# Gcd and lcm

## Main Question or Discussion Point

Hi,

I encountered the following formula while reading, can anyone prove this:

$$lcm(a,b)=gcd(a^{-1},b^{-1})^{-1}$$

Also, how could one do the gcd for non-integer?

for example we know that lcm(1/3,2/5)=2. then if we use the formula above then lcm(1/3,2/5)=1/gcd(3,5/2). then gcd(3,5/2) should be 1/2 but it does not make sense (to me at least).
Can anyone explain? Is this depends on which integral domain and its field of fractions that we work on?

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tiny-tim
Homework Helper
hi rukawakaede! … gcd(3,5/2) should be 1/2 but it does not make sense (to me at least).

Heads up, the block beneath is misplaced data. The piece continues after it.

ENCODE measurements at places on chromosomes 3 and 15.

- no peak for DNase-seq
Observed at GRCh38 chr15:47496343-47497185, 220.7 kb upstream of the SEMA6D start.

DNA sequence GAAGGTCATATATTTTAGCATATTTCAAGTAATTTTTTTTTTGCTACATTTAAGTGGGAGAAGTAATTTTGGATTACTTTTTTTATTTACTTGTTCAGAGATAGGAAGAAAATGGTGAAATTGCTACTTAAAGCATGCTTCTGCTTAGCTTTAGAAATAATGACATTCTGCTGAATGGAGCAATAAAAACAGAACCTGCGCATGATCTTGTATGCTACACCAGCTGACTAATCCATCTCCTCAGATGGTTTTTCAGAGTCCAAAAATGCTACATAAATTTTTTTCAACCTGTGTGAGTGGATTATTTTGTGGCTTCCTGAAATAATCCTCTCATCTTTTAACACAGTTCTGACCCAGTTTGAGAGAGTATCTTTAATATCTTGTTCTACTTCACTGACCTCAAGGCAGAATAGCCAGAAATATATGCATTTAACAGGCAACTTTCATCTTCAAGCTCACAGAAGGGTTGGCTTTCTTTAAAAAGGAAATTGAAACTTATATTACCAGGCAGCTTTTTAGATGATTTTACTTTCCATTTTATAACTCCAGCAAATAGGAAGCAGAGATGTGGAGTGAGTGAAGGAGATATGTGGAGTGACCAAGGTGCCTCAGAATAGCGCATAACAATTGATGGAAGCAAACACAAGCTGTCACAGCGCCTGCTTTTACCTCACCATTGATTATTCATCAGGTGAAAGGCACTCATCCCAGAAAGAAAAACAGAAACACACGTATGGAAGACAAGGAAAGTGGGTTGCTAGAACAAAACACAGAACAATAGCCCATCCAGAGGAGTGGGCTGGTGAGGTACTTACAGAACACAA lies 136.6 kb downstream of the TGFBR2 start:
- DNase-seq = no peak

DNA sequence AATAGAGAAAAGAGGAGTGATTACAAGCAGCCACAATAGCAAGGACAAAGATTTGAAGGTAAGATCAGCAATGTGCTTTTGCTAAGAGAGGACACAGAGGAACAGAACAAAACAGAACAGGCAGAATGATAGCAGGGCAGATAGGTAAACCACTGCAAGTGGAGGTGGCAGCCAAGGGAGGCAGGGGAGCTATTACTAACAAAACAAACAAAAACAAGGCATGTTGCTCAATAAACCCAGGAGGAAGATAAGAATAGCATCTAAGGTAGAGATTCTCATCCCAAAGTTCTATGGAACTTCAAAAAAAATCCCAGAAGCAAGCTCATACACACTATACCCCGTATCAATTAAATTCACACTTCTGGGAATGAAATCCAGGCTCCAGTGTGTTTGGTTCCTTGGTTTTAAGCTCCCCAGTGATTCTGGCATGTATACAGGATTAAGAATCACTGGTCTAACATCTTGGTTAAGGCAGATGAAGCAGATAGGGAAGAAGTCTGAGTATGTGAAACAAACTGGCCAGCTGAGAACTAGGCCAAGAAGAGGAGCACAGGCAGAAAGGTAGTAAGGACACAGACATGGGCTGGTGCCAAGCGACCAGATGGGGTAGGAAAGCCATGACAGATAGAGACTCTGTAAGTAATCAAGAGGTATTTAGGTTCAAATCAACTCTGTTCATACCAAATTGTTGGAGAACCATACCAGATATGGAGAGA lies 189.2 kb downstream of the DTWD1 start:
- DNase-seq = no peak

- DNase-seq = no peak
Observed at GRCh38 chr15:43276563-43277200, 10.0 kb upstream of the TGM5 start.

1/2 divides both 3 (6 times) and 5/2 (5 times)

and nothing higher than 1/2 divides both

so gcd(3,5/2) is 1/2, isn't it? hi rukawakaede! 1/2 divides both 3 (6 times) and 5/2 (5 times)

and nothing higher than 1/2 divides both

so gcd(3,5/2) is 1/2, isn't it? I have a more simple question, how is lcm(1/3, 2/5) = 2 ?

never mind i figured it out, 2/(1/3) is whole number, 2/(2/5) is whole numbed and 2 is smallest positive integer that works.

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hi rukawakaede! 1/2 divides both 3 (6 times) and 5/2 (5 times)

and nothing higher than 1/2 divides both

so gcd(3,5/2) is 1/2, isn't it? Yes, so what is the general approach for this?

I have a more simple question, how is lcm(1/3, 2/5) = 2 ?

never mind i figured it out, 2/(1/3) is whole number, 2/(2/5) is whole numbed and 2 is smallest positive integer that works.
well, 1/3, 2/3, 1, 4/3, 5/3, 2, ... then 2/5, 4/5, 6/5, 8/5, 2, ....
the lowest common multiple of 1/3 and 2/5 is 2.